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Plant-based foods outlook: Will Domino's Pizza join the craze?

Brian Sozzi
Editor-at-Large

Domino’s Pizza (DPZ) CEO Richard Allison says he eats fish three to four times a week for dinner. But he totally gets the movement to plant-based foods in the restaurant industry, and is open to bringing some of the products onto Domino’s menu.

It just has to make sense from consumer and business standpoints.

“We are testing those things [plant-based foods] today. If they prove to have consumer appeal and are items we could offer at a good value to the customers and be profitable for the franchisees, and if there is good stable supply for those products, you may see some of them on the Domino’s menu,” Allison tells Yahoo Finance, adding that Domino’s has conducted its tests internally rather than in restaurants as others often do.

Adds Allison, “I have personally tried many of the plant-based proteins, and I think the industry is doing a pretty good job today particularly around things that come in the form of crumbles — so think about sausage or beef that you would put on a pizza. Getting the flavor profile and mouthfeel right they are coming along pretty well. When you take something like pepperoni, it’s still tougher.”

Without question, 2019 will go down as the year plant-based meat reached the mainstream in large part by new products popping up in fast-food restaurants. Domino’s rival Pizza Hut tested an Italian sausage pizza in late October at one restaurant in Arizona using fake meat from Kellogg’s Morningstar Farms brand. Burger King found big-time success selling Whoppers using plant-based meat from Impossible Foods. And Dunkin’ Brands (DNKN) launched a nationwide breakfast sandwich using sausage from Beyond Meat (BYND).

A sign advertising the soy based Impossible Whopper is seen outside a Burger King in New York, U.S., August 8, 2019. REUTERS/Shannon Stapleton

By and large, the higher priced plant-based menu items helped to boost customer traffic and same-store sales for many in the industry.

Fake meat here to stay?

The fast-food industry would be wise to move quickly with plant-based meat adoption.

Researchers at Wells Fargo point to population growth that will stretch food resources over the long-term. The United Nations projects that by 2050, the world’s population will have surged to 9.8 billion people, up 27% from present levels. That strong population growth is expected to send global per capita meat consumption increasing by 25%. In turn, the planet’s annual meat production will likely have to increase by 75%, or 200 million tons, according to Wells Fargo.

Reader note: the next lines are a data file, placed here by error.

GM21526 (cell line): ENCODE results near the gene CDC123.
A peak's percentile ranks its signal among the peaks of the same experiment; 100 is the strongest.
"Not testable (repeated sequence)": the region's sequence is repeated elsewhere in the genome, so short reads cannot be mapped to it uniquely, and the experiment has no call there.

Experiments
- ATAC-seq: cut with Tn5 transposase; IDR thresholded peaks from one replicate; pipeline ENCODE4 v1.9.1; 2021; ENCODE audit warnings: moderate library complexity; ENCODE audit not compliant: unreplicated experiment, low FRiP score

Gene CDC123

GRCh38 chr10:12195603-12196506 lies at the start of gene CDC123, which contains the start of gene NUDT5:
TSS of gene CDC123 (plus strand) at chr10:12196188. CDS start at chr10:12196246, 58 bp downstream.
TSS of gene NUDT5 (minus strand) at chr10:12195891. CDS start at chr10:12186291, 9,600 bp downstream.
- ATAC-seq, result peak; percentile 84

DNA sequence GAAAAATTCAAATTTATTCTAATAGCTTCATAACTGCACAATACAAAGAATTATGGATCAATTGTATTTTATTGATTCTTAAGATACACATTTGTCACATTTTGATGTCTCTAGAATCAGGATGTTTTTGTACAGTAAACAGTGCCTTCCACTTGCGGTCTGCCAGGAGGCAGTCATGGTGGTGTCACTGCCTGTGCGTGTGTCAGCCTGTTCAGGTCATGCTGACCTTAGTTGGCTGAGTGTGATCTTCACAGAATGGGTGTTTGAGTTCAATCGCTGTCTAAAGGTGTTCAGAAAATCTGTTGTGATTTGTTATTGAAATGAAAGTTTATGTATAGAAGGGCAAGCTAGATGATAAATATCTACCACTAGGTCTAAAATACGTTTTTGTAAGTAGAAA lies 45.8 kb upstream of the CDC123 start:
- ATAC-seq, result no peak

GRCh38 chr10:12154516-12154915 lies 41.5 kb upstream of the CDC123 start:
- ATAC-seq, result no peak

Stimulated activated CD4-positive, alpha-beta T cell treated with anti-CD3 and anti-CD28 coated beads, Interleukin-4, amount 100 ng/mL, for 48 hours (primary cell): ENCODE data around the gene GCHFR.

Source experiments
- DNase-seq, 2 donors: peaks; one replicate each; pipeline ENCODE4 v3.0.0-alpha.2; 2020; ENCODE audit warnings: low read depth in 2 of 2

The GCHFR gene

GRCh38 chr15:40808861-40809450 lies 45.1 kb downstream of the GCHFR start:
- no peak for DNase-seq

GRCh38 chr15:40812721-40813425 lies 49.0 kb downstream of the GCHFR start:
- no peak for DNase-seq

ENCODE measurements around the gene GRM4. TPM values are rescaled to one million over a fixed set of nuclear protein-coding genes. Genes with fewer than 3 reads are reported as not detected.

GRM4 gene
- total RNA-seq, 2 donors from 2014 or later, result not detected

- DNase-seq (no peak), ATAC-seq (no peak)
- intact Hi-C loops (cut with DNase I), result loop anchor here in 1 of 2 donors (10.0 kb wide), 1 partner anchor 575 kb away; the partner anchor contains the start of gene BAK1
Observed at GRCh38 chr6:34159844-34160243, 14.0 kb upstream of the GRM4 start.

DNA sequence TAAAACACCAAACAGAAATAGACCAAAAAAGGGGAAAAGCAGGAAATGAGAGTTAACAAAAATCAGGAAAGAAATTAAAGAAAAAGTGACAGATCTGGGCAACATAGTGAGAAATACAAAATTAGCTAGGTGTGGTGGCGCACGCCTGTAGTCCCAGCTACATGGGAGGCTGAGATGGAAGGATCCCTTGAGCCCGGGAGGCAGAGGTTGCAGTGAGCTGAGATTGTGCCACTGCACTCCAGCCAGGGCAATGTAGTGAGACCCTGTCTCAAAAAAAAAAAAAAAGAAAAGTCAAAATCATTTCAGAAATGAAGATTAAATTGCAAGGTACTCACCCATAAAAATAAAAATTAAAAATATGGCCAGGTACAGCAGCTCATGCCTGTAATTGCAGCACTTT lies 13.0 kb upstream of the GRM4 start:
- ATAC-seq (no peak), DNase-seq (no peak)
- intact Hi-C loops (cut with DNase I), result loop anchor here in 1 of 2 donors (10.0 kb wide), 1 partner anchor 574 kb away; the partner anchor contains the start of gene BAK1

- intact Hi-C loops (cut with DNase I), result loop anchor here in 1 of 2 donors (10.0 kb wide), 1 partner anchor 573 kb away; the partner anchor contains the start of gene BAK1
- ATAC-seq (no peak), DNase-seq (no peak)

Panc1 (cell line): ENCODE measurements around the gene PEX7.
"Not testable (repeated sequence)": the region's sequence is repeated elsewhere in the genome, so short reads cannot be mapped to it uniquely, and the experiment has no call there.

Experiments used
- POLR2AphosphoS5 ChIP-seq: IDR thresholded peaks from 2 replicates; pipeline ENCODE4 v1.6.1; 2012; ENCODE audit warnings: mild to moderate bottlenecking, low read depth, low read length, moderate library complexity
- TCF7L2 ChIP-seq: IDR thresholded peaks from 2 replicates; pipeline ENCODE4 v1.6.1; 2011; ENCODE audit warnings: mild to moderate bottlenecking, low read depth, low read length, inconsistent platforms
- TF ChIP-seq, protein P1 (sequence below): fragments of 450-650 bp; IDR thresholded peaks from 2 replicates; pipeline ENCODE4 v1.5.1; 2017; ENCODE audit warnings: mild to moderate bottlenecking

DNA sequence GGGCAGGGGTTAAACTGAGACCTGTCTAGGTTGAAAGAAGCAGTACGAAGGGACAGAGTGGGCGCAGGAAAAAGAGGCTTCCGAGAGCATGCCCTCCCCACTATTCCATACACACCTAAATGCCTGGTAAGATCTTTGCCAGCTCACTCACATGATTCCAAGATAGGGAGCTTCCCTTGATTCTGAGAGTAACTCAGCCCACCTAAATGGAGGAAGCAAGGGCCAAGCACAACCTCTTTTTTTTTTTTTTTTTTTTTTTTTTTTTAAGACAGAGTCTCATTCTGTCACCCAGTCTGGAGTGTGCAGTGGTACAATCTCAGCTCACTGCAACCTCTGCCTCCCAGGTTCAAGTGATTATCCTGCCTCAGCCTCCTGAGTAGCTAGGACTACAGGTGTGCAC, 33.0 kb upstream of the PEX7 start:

The spike in population and meat consumption will place severe stress on livestock counts globally. Plant-based foods will help alleviate that strain.

“I go to see my doctor as you should do at my age, and all he talks about is plant-based foods. I really think it’s a trend — we are really happy with what has happened with Beyond Meat at Dunkin,” Dunkin’ Brands chairman Nigel Travis told Yahoo Finance.

Meanwhile, consumer concerns on the intake of too much meat remain on the rise. And so is the use of technology to develop better-tasting plant-based food alternatives.

“We are definitely looking at this [plant-based foods]. We definitely see that Burger King in particular has been pretty successful with the Impossible Whopper and there is a growing group of folks that value plant-based products. If it’s something we think we can sell profitably in 6,000 plus U.S. stores we will do it,” Allison notes.

Allison says Domino’s — usually patient with releasing new menu items — will have new products coming to market in 2020. A “couple dozen” items are in test right now, he says.

Perhaps one of them will have faux sausage crumbles for an extra few bucks.

Brian Sozzi is an editor-at-large and co-anchor of The First Trade at Yahoo Finance. Follow him on Twitter @BrianSozzi

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